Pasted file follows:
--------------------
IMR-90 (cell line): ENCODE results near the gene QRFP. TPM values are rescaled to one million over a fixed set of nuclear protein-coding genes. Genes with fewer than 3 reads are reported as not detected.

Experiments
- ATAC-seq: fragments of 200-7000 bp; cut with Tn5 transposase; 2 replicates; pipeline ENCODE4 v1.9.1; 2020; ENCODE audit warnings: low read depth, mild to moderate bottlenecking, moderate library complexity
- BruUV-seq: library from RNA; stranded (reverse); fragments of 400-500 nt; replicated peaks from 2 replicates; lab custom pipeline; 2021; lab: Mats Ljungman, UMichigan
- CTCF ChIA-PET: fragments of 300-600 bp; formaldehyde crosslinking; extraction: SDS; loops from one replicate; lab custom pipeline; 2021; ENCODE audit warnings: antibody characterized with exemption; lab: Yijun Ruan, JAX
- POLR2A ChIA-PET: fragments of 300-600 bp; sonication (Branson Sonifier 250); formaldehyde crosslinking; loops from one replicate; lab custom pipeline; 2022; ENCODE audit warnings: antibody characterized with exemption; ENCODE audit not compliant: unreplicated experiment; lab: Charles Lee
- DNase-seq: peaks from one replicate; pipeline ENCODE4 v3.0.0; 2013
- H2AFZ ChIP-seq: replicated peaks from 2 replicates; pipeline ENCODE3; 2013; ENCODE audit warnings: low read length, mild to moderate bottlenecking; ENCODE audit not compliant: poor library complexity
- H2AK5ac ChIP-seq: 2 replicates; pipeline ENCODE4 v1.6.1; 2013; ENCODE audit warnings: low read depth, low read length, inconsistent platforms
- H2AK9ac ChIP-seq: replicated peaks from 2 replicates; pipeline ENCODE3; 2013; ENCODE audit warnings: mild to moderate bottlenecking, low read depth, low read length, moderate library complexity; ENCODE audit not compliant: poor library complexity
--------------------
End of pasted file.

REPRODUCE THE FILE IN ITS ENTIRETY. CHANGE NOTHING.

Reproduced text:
IMR-90 (cell line): ENCODE results near the gene QRFP. TPM values are rescaled to one million over a fixed set of nuclear protein-coding genes. Genes with fewer than 3 reads are reported as not detected.

Experiments
- ATAC-seq: fragments of 200-7000 bp; cut with Tn5 transposase; 2 replicates; pipeline ENCODE4 v1.9.1; 2020; ENCODE audit warnings: low read depth, mild to moderate bottlenecking, moderate library complexity
- BruUV-seq: library from RNA; stranded (reverse); fragments of 400-500 nt; replicated peaks from 2 replicates; lab custom pipeline; 2021; lab: Mats Ljungman, UMichigan
- CTCF ChIA-PET: fragments of 300-600 bp; formaldehyde crosslinking; extraction: SDS; loops from one replicate; lab custom pipeline; 2021; ENCODE audit warnings: antibody characterized with exemption; lab: Yijun Ruan, JAX
- POLR2A ChIA-PET: fragments of 300-600 bp; sonication (Branson Sonifier 250); formaldehyde crosslinking; loops from one replicate; lab custom pipeline; 2022; ENCODE audit warnings: antibody characterized with exemption; ENCODE audit not compliant: unreplicated experiment; lab: Charles Lee
- DNase-seq: peaks from one replicate; pipeline ENCODE4 v3.0.0; 2013
- H2AFZ ChIP-seq: replicated peaks from 2 replicates; pipeline ENCODE3; 2013; ENCODE audit warnings: low read length, mild to moderate bottlenecking; ENCODE audit not compliant: poor library complexity
- H2AK5ac ChIP-seq: 2 replicates; pipeline ENCODE4 v1.6.1; 2013; ENCODE audit warnings: low read depth, low read length, inconsistent platforms
- H2AK9ac ChIP-seq: replicated peaks from 2 replicates; pipeline ENCODE3; 2013; ENCODE audit warnings: mild to moderate bottlenecking, low read depth, low read length, moderate library complexity; ENCODE audit not compliant: poor library complexity